Wednesday, March 19, 2003
A group of citizens is stepping into the funding gap facing Hood River County School District, and asking others to do the same.
The “Campaign for Hood River’s Future” began forming two months ago in the wake of Measure 28’s defeat, to raise money for the county’s schools, which have seen $852,000 in 2002-03 and face another $2 million in 2003-04.
“Schools are a worthwhile community charity,” said Paul Blackburn, one of the organizers of the campaign. “The more we share locally the less cutting we’ll have to make for the kids.”
Blackburn and his wife, Dr. Kristen Dillon, and several other couples, decided to create a program in which people give to the schools the amount of money they would have paid had Measure 28 passed. Donations will go into the district general fund for distribution.
The Jan. 28 measure had asked voters for a one percent income tax increase for three years, but failed statewide by a 56 to 44 percent margin.
Under the Campaign, citizens can make donations on a sliding schedule: $61 if the household income is $25,000; $111 if income is $35,000; $151 with $45,000 income; $311 with $75,000; and $485 with income $100,000 or higher.
The Campaign has no specific goal, nor has an ending date been determined, according to Blackburn. He can be reached by e-mail at firstname.lastname@example.org
“We’re pushing to raise as much money as possible before the budget process is done,” Blackburn said. That way, the district can factor the donations into the 2003-04 spending plan. He said any contribution of $250 or more will be matched, up to $5,000 in matching funds that were given anonymously.
Tax deductible donations can be designed for arts, music, athletics, core subjects, counseling services, “other,” and “where it is needed most.” They should be sent to Hood River County School District, P.O. Box 920, Hood River, OR 97031.
“Everyone’s saying, ‘what a great idea,’” Blackburn said. “People seem really into it.”
He stressed that the effort is voluntary, and that donations of any size are welcome.
“I’ll never convince everyone to support it,” Blackburn said. “What we are doing is making it easy for those who want to. We’re kind of paving the way.”
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Parkdale third graders sing "12 Disaster Days of Christmas"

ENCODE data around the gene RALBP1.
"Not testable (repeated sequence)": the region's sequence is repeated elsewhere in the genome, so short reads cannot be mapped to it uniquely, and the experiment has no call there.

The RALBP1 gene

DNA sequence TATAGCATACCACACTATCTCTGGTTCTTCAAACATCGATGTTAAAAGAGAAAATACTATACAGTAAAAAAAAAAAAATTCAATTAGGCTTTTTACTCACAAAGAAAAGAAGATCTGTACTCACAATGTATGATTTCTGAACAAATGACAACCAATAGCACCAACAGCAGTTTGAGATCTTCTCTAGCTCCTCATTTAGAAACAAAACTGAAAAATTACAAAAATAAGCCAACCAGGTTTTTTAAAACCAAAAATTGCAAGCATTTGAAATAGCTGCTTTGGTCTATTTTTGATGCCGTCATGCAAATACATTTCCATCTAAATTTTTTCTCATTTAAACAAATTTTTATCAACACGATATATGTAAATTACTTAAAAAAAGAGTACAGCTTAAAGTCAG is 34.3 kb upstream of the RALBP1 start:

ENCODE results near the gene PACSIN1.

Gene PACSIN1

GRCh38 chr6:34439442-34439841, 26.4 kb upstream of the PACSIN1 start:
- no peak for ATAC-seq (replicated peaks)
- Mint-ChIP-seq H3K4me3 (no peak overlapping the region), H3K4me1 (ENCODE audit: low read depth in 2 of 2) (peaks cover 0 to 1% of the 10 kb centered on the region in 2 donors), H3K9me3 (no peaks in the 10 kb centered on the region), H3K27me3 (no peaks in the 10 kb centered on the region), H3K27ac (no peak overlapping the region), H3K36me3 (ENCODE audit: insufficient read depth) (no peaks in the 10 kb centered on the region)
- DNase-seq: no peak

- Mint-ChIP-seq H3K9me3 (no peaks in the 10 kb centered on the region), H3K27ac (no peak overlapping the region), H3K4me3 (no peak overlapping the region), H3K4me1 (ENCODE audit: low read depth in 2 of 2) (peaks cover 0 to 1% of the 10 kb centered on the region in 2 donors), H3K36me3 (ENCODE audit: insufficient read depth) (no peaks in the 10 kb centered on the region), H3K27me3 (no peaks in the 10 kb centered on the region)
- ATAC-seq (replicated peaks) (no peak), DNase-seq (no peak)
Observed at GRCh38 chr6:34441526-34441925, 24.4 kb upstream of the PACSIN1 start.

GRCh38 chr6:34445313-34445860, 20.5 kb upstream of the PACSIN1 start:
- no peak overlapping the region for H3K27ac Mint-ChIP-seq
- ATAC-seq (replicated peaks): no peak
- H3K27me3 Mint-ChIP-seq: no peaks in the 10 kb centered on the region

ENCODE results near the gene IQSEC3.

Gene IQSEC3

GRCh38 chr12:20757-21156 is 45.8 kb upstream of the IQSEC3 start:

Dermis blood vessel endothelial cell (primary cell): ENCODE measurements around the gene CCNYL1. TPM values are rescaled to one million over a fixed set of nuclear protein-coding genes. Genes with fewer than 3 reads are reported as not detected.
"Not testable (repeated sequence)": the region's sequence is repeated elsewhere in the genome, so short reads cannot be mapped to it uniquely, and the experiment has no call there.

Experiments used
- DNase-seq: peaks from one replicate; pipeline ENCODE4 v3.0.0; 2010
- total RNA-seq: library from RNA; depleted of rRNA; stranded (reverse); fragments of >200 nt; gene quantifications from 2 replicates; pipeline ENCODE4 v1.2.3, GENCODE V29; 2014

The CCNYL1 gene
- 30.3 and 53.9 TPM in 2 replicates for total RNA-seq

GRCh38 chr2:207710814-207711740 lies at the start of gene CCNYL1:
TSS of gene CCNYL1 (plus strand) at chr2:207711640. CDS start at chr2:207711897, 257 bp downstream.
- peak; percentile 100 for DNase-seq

Welcome to your sing-able Christmas gift list. What follows is an emergency rendition of “12 Days of Christmas” – for outfitting your home or car in case of snow storm, earthquake, flood or other emergency. Read it as a simple list, or sing it to the tune of “12 Days” – you know, as in “ … and a partridge in a pear tree…” Not to make light of it, but the song is a familiar framework for a set of gift ideas that you could consider gathering together, even if the recipient already owns items such as a bunch of coats, tire chains and flashlights. Stores throughout the Gorge are stocked up on all these items. Buying all 12 days might be prohibitive, but here are three ideas for checking any of the dozen off your list (notations follow, 1-12.) The gift items needed to stay warm, dry and safe are also coded to suggest items in your abode (A) in your car (C) or both (B). 12 Gallons of Water (A) 11 Family meals (B) 10 Cans of propane (A) 9 Hygiene bags (B) 8 Packs of batteries (A) 7 Spare coats (B) 6 Bright red flares (C) 5 Cozy blankets (B) 4 Tire chains (C) 3 Flashlights (B) 2 cell phone chargers (B) 1 And a crush-proof first aid kit (B) Price ranges? Here’s a few quotes for days Three, Two, Four and Nine: n A family gift of flashlights (three will run $15-30, Hood River Supply, Tum-A-Lum) n Cell phone chargers (two will run $30-60) n Tire chains (basic set, $30, Les Schwab, returnable if unused for the winter) n Family meals ($100 or so should cover the basics for three or four reasonably well-fed days) n The home kit should be kept in a handy place near an exit, and remember that water needs to be replenished every few months. If you have a solid first aid kit already, switch out the gift idea with “and-a-sto-o-u-t- tub-for it-all …” Otherwise, it’s a case of assembling your home or car kits and making sure all members of the family know what the resources are and how to use them (ie flares and propane). Emergency situations are at worst life-threatening, at best deeply uncomfortable if you and your family are left without power for an extended period, or traveling and find yourself in a situation where you need to wait out a storm, lengthy traffic delay, or other crisis. Notes on the 12 gift ideas: 12 – Gallons of water: that’s one per person in a four-member family to last for three days, the recommended minimum to be prepared for utility outages. 11 – Easy-open packaged goods, energy bars, dried food and nuts are good things to include for nutrition. Think of what your family of four needs for three days to stay fortified and hydrated (see number 12). Can-opener also recommended 10 – If you have a propane camping stove, keep extra fuel handy. 9 – Hygiene bags: put packaged moistened towelettes, toilet paper, and plastic ties in large garbage bags (for personal sanitation) Resource list courtesy of Hood River County Emergency Management, Barbara Ayers, manager/ 541-386-1213. The county also reminds residents to Get a Kit, Make A Plan to connect your family if separated, and Stay Informed. See www.co.hood-river.or.us to opt-in for citizen alerts. Enlarge